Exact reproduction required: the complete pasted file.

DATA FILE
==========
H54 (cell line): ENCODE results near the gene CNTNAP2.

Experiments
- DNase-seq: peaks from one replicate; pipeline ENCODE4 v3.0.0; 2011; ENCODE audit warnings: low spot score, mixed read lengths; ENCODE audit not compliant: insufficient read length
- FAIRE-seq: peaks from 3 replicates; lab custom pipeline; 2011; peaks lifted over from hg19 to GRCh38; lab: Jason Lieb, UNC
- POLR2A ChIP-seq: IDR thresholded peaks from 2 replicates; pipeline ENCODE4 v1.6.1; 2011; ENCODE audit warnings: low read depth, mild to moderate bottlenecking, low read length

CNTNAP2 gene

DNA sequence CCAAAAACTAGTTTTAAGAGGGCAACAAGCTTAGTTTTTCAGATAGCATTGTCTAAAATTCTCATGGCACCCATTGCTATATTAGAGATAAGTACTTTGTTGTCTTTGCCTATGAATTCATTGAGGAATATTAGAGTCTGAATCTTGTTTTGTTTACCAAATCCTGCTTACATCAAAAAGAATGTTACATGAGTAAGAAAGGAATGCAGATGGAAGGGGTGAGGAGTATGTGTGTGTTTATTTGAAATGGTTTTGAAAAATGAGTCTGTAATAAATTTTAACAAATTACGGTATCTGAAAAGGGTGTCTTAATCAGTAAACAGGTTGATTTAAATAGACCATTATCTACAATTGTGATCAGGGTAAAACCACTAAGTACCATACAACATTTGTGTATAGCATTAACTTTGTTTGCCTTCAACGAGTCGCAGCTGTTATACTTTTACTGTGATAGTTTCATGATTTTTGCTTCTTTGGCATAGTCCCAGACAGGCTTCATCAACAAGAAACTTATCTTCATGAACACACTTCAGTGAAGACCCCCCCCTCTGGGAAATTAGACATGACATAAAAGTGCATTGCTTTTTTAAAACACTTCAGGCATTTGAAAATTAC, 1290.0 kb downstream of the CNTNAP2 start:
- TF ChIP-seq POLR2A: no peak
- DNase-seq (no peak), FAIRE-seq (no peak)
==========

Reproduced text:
H54 (cell line): ENCODE results near the gene CNTNAP2.

Experiments
- DNase-seq: peaks from one replicate; pipeline ENCODE4 v3.0.0; 2011; ENCODE audit warnings: low spot score, mixed read lengths; ENCODE audit not compliant: insufficient read length
- FAIRE-seq: peaks from 3 replicates; lab custom pipeline; 2011; peaks lifted over from hg19 to GRCh38; lab: Jason Lieb, UNC
- POLR2A ChIP-seq: IDR thresholded peaks from 2 replicates; pipeline ENCODE4 v1.6.1; 2011; ENCODE audit warnings: low read depth, mild to moderate bottlenecking, low read length

CNTNAP2 gene

DNA sequence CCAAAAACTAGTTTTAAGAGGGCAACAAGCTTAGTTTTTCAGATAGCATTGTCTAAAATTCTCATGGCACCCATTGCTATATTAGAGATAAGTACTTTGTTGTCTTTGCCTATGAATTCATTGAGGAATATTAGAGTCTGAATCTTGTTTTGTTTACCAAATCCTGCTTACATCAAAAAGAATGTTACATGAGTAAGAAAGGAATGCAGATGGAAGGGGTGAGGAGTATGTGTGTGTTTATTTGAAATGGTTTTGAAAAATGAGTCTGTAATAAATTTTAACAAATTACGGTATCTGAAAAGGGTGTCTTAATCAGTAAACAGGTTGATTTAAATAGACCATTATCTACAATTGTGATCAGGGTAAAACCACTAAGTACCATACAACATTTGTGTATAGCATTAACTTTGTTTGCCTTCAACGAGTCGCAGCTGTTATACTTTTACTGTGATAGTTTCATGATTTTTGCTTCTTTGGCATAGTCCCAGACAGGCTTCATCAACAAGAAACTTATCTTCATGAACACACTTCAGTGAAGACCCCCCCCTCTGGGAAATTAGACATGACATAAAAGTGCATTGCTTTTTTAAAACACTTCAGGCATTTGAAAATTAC, 1290.0 kb downstream of the CNTNAP2 start:
- TF ChIP-seq POLR2A: no peak
- DNase-seq (no peak), FAIRE-seq (no peak)